The convocation week meeting of the American Association for the Advancement of Science and the affiliated scientific societies was held this year at Minneapolis beginning on the evening of December 27. The attendance of scientific men was in the neighborhood of 1,200, which is about half as large as at the recent meetings in eastern cities. Although the number of men of science in the central states is continually increasing, and the center of scientific population will soon coincide with the center of the general population, Minneapolis is in the far northwest of the region, and it is a considerable railway journey from the seats of other universities. It is well known that the distance from the east to the west is psychologically longer than the reverse. There were at Minneapolis about a hundred scientific men from the eastern seaboard.
The chemists had as usual the largest attendance and the most extensive program. Next came the zoologists and botanists. The geologists had a competing meeting elsewhere; the anthropologists did not meet, and the section of social and economic science had a very small attendance. The national societies devoted to these subjects and to engineering do not meet with the association and it is difficult to decide what should be done in such cases. Probably the best solution is to have no program of special papers, but to plan one or two sessions of general interest, such as the papers on aviation arranged this year by the officers of the section of mechanical science and engineering.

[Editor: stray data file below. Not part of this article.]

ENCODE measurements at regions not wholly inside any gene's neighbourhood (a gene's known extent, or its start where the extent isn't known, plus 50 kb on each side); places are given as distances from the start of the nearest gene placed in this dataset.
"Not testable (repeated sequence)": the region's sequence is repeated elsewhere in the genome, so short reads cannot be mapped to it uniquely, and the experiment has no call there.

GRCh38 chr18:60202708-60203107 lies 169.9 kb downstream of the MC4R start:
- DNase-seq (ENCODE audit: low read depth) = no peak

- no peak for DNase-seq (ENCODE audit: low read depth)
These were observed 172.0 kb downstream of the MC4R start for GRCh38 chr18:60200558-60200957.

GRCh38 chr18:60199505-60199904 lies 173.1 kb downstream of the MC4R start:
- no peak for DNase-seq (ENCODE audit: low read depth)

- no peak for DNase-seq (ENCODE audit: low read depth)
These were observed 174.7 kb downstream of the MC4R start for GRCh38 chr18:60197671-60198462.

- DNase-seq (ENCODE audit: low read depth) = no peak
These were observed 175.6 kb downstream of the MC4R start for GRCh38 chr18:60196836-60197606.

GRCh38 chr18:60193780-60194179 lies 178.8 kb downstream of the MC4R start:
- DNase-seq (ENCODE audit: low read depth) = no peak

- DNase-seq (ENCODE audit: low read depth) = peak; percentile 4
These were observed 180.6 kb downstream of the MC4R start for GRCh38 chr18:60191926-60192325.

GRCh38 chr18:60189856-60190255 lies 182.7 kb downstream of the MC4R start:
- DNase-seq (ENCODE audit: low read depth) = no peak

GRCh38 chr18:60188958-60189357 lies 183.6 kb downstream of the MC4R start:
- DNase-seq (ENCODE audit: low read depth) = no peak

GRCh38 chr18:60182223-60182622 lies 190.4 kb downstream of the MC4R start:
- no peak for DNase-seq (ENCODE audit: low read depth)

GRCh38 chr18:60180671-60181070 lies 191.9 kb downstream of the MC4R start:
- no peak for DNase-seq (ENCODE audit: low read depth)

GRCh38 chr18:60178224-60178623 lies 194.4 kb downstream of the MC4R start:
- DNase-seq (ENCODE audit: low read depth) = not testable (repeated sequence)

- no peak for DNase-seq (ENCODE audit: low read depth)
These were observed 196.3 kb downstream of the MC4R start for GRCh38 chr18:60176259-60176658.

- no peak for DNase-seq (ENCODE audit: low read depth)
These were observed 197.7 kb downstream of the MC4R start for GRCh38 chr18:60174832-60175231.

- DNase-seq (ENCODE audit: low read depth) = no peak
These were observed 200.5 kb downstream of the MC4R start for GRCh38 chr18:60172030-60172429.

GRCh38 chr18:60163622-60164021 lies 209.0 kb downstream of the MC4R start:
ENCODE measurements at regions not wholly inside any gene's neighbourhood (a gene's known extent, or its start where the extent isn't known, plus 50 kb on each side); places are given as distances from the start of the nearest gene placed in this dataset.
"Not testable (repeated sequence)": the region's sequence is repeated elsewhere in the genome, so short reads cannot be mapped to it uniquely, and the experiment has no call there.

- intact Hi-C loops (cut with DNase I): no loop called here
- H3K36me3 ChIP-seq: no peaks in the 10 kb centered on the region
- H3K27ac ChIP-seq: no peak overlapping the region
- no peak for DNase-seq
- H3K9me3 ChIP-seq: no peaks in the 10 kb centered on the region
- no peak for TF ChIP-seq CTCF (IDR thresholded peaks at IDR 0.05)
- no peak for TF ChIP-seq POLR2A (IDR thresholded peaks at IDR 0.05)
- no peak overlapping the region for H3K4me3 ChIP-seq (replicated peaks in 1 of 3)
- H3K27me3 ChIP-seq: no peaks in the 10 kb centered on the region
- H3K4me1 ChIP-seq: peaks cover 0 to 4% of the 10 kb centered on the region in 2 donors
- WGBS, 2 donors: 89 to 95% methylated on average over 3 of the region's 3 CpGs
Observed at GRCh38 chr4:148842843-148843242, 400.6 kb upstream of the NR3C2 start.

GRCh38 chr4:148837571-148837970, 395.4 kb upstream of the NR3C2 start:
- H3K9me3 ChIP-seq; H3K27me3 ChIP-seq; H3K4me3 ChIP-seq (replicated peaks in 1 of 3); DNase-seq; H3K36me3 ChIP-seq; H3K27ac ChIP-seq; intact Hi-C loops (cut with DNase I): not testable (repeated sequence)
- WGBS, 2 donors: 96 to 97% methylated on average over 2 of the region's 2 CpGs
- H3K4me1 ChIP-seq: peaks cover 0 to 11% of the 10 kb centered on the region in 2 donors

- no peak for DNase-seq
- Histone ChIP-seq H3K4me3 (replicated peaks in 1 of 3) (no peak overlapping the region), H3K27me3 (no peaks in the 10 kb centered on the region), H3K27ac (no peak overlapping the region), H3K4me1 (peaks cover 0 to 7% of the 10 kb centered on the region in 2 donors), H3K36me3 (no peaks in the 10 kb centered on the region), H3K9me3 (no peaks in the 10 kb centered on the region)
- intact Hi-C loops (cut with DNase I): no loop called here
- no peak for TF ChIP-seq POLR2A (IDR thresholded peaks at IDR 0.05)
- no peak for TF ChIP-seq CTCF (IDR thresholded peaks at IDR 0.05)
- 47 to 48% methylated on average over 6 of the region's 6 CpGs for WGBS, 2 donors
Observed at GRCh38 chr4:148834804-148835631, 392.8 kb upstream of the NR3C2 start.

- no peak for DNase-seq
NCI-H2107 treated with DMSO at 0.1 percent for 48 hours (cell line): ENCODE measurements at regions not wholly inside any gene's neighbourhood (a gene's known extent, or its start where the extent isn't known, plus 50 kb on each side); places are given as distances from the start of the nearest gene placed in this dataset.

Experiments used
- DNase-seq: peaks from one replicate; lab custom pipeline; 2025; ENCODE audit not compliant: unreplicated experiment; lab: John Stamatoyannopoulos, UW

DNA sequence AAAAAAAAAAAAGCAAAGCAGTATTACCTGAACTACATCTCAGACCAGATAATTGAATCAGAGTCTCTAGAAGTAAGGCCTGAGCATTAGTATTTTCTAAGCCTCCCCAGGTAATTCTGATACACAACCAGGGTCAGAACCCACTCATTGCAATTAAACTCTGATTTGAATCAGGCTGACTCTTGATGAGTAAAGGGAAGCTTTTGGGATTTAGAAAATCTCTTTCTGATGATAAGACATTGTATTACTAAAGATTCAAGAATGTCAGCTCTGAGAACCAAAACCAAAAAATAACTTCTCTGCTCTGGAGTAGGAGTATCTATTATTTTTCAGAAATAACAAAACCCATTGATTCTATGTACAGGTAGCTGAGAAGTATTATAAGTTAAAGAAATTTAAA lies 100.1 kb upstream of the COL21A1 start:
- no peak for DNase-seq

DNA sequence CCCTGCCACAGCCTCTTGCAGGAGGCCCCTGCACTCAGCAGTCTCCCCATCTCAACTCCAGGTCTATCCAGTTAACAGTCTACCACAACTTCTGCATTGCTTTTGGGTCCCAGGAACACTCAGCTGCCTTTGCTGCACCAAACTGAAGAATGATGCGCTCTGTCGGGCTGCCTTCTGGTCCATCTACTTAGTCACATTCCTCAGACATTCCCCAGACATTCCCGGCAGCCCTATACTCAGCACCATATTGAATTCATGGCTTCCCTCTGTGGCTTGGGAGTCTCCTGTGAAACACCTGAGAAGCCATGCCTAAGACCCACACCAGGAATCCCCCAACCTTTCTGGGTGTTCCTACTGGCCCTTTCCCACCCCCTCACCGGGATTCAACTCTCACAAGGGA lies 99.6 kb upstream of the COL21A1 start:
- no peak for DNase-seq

The number of papers on the program to be presented before each section of the association or the corresponding affiliated societies was as follows:
|Mathematics and astronomy||34|
|Mechanical science and engineering||21|
|Geology and geography||24|
|Anthropology and psychology||41|
|Social and economic science||8|
|Physiology and experimental medicine||13|
At the opening session the retiring president, Dr. David Starr Jordan—distinguished equally as a zoologist, a university president, an advocate of peace and in other good causes—after introducing the president of the meeting, Professor A. A. Michelson, of the University of Chicago—one of the most eminent of living men of science—gave his address, entitled "The Making of a Darwin." Dr. Jordan argued that the fundamental elements in the making of an investigator are the original material, to which we may look to heredity alone; meeting nature at first hand and meeting her early and persistently, and the personal inspiration and enthusiasm derived from some great teacher. It was refreshing to hear a university president characterize at their true value the machinery and paraphernalia of the modern university. Perhaps the address was not so judicial as might have been expected in view of the double office held by the speaker, but it was none the less interesting on that account. The group of zoologists drawn to the Johns Hopkins